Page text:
Talk about unintended consequences.
I think my first sexual encounter may have been on a spin of blue, but it's difficult to say who exactly the reciprocal party was.
Although "Don't Ask, Don't Tell" has officially gone into the sunset, I might be inclined to invoke it for that long ago game of Twister.
Since I don't really understand the world of interest rates, I have no idea what the unexpected consequences might be, but drawing from the game, collapse is the end game.
Collapse is exactly what seemed to happen today and turned a 150 point gain into one 140 points less.
Instead of selling lots of call contracts as I had envisioned, I only sold a few and added to my shares of the ProShares UltraShort Silver ETF and Riverbed Technology.
From my perspective, there never was a 150 point gain, as I had one of the worst days ever, compared to the indices. It didn't help that I was now more heavily reliant on the likes of Freeport McMoran and Mosaic than ever before.
The source of the collapse was said to be "The Troika" and its inability to come to some agreement that would have released the $8 billion traunche that Greece needed to help it further into the hole as it prepares for its inevitable default.
You know, the one that everyone seems to be happily ignoring because that can is maybe as far as 3 months down the road.
The so called "Troika" consists of the IMF, the EU and the European Central Bank. They hold the cards, but apparently can't decide whether to deal in a clockwise or countere-clockwise direction.
As Operation Twister comes into play, some Troika members may regret treating Treasury Secretary Geithner so shabbily during his vist to their recent meeting in Poland. They could have listened to his wise and sagely advice and could have switched over to a spinner and let the cards fall where they may, as they could then watch the arrow determine Greek's destiny.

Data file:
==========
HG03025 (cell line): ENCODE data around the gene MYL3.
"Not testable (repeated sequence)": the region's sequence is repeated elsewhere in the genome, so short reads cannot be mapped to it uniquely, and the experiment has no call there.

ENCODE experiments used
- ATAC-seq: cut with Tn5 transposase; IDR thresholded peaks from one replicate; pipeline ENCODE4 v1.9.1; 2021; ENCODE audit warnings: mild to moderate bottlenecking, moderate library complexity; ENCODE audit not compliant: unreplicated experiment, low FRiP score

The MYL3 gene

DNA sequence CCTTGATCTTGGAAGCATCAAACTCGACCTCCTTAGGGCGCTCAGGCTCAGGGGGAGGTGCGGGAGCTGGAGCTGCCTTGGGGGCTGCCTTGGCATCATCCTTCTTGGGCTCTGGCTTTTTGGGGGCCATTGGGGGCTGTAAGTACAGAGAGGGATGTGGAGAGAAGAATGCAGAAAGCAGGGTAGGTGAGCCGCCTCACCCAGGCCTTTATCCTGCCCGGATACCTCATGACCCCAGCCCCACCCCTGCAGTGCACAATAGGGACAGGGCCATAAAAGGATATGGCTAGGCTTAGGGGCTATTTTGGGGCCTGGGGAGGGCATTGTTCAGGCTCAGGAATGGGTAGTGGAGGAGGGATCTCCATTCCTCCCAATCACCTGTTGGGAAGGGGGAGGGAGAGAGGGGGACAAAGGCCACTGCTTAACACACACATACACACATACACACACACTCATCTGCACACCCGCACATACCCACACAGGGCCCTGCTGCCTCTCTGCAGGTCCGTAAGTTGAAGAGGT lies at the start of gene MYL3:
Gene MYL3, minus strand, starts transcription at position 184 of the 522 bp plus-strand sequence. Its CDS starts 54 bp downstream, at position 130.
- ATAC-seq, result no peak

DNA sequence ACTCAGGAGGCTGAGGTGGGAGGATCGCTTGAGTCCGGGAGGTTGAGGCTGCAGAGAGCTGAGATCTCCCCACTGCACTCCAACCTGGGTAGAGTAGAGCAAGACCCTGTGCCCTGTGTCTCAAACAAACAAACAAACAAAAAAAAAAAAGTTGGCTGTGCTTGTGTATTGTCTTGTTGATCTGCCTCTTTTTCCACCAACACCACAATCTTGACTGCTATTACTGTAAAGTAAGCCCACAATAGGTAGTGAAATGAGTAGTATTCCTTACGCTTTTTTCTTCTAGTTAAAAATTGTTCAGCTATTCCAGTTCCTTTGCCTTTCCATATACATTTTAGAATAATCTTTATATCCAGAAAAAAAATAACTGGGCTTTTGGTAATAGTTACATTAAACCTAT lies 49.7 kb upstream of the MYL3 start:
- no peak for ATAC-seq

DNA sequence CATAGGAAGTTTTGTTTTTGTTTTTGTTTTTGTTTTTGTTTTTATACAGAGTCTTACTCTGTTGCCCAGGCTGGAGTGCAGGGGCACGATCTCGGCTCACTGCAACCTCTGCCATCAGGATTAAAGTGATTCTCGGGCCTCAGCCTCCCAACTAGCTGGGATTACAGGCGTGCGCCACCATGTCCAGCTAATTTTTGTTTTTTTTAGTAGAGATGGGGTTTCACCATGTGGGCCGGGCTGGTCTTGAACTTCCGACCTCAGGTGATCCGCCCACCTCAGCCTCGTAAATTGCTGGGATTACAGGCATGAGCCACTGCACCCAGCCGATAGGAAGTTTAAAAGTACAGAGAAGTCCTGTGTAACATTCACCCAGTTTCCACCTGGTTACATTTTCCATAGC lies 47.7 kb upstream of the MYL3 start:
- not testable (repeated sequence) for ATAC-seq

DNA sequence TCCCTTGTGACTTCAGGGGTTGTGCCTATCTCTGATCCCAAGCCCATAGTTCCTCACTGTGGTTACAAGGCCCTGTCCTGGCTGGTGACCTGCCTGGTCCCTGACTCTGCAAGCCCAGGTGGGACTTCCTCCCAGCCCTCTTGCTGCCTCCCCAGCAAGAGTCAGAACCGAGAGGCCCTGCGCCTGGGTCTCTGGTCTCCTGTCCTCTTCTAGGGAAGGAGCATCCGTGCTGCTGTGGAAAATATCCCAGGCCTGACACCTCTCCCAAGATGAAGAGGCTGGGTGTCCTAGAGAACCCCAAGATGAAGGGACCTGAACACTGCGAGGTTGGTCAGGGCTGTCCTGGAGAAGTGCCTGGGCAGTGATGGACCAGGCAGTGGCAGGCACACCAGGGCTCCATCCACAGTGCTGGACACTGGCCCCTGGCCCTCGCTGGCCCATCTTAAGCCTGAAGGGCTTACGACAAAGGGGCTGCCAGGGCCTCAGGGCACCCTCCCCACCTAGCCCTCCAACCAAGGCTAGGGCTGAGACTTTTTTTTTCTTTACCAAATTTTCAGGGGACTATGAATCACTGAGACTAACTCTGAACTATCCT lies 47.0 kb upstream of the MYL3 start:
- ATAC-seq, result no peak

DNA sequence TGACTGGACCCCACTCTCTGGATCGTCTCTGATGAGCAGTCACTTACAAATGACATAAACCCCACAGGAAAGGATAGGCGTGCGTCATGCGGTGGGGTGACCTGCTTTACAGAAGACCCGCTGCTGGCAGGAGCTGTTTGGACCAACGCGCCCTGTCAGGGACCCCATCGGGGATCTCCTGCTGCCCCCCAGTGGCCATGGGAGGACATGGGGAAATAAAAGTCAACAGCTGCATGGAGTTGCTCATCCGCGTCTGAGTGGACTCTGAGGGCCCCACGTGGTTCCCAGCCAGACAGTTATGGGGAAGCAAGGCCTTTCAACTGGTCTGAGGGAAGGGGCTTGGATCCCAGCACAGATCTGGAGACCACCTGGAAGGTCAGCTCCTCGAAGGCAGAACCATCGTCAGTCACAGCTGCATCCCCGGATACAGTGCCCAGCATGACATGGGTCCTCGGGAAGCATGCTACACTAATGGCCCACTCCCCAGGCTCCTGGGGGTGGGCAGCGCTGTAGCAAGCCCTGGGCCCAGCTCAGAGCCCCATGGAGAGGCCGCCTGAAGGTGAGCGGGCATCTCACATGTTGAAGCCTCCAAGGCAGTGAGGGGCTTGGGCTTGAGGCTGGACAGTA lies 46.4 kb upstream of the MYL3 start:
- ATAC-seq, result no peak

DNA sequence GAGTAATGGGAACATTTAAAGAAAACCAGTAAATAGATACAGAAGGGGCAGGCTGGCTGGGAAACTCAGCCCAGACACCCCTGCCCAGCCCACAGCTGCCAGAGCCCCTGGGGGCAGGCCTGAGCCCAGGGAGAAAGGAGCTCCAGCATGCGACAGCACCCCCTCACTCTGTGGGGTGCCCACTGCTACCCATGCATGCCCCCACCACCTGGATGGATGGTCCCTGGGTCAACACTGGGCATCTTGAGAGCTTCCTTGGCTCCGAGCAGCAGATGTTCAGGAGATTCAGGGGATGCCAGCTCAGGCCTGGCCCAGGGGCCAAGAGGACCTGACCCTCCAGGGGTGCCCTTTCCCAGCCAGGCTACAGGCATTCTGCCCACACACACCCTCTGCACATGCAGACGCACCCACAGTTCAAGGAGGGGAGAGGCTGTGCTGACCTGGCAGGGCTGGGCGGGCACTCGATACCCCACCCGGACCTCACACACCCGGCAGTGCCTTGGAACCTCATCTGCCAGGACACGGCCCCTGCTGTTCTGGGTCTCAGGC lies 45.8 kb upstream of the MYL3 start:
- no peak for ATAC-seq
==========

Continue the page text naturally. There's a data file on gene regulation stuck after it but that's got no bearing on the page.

Ultimately, it doesn't matter whether you spin the wheel clockwise or counter-clockwise, so certain areas of dissent are immediately resolved.
The goundrules could be very simple and definitions readily agreed to.
Blue for no more government hiring
Red for increased retirement age and so on. They may even want to throw in that taxes should not just be levied, but they should be collected, as well.
But no matter what, every game of Twister does end the same. I don't remember whether there was a "winning" scenario. Surely Twister was first popular long before Charlie Sheen, but even then the concept of "winning" must have existed.
Instead, every game ended with the inevitable collapse accompanied with lots of laughs and the feigning of embarrassment by some.
Some actually reached their peak maturity level in the pile.
In this case, I don't think there'll be any laughing. I doubt that there'll be any embarrassment either, as certain egos, particularly those associated with politically appointed positions, don't allow public displays of embarrassment.
They do allow for finger pointing, though.
No matter what, those fingers will probably point in our direction, as undoubtedly our banking crisis just greased the pole for southern Europe and Iceland, Ireland and others, as well.
Ultimately, only a winner take all game of Twister will be able to sort it out at the highest levels.
A repeat of the Berlusconi - Hillary Clinton match would be interesting. It's just so unfortunate that Dominique Strauss-Kahn can no longer suit up (or down) in preparation for game match. You could probably get enough people to pay good money to see him in a good healthy game of full contact Twister to make a dent in the EU economic mess.
Happy to help.